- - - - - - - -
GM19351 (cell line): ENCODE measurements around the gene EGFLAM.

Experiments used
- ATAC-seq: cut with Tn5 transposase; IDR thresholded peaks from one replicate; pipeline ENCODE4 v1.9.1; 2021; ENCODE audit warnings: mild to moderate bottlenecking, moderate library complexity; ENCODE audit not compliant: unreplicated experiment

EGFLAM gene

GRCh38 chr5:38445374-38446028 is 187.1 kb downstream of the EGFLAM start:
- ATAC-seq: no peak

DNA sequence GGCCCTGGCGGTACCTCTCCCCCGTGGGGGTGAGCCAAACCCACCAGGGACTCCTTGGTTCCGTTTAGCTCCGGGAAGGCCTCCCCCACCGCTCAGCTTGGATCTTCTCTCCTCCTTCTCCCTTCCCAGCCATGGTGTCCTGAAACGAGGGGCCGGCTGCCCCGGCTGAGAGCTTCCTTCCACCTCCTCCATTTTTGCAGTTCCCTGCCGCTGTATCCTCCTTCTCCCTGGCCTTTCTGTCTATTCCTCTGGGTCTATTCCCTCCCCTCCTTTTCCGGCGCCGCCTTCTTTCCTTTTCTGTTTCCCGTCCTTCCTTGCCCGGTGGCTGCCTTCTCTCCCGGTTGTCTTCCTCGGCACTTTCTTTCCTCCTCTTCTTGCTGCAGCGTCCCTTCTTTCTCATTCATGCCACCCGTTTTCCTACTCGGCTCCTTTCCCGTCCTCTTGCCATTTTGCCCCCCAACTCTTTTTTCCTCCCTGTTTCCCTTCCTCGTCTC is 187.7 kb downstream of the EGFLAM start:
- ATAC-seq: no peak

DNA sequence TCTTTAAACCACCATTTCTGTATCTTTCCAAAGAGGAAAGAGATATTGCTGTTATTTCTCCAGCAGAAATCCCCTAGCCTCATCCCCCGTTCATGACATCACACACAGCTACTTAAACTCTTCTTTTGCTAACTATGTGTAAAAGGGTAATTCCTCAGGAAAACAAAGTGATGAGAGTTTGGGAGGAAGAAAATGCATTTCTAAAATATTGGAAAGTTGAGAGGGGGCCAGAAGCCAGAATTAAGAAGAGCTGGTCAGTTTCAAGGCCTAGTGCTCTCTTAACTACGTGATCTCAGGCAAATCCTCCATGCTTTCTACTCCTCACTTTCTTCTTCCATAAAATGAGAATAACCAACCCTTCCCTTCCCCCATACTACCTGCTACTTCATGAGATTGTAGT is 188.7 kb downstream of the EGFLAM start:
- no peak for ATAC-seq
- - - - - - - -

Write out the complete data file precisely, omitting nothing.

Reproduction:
GM19351 (cell line): ENCODE measurements around the gene EGFLAM.

Experiments used
- ATAC-seq: cut with Tn5 transposase; IDR thresholded peaks from one replicate; pipeline ENCODE4 v1.9.1; 2021; ENCODE audit warnings: mild to moderate bottlenecking, moderate library complexity; ENCODE audit not compliant: unreplicated experiment

EGFLAM gene

GRCh38 chr5:38445374-38446028 is 187.1 kb downstream of the EGFLAM start:
- ATAC-seq: no peak

DNA sequence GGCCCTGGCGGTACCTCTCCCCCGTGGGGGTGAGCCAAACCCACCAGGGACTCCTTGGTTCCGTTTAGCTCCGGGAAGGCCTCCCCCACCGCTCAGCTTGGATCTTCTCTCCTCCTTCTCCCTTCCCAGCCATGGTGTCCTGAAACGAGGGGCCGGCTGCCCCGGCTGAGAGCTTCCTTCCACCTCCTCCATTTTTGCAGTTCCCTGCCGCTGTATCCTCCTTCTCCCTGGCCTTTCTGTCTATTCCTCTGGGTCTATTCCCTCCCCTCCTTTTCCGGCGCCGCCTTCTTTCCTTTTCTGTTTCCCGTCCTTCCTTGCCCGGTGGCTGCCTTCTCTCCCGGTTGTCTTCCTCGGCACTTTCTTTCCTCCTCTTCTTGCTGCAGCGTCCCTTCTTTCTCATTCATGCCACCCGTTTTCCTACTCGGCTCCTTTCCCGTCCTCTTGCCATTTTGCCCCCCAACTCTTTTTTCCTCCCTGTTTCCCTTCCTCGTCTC is 187.7 kb downstream of the EGFLAM start:
- ATAC-seq: no peak

DNA sequence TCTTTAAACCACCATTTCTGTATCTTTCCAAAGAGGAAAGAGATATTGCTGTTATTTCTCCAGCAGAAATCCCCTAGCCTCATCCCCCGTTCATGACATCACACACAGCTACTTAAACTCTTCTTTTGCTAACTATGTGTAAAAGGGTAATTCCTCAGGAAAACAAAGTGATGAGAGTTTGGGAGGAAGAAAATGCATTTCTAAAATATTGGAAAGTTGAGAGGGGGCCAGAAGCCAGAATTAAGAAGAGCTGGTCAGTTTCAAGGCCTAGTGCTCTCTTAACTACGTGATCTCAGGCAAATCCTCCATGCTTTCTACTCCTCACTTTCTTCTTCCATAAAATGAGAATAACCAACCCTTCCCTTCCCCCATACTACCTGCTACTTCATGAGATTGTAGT is 188.7 kb downstream of the EGFLAM start:
- no peak for ATAC-seq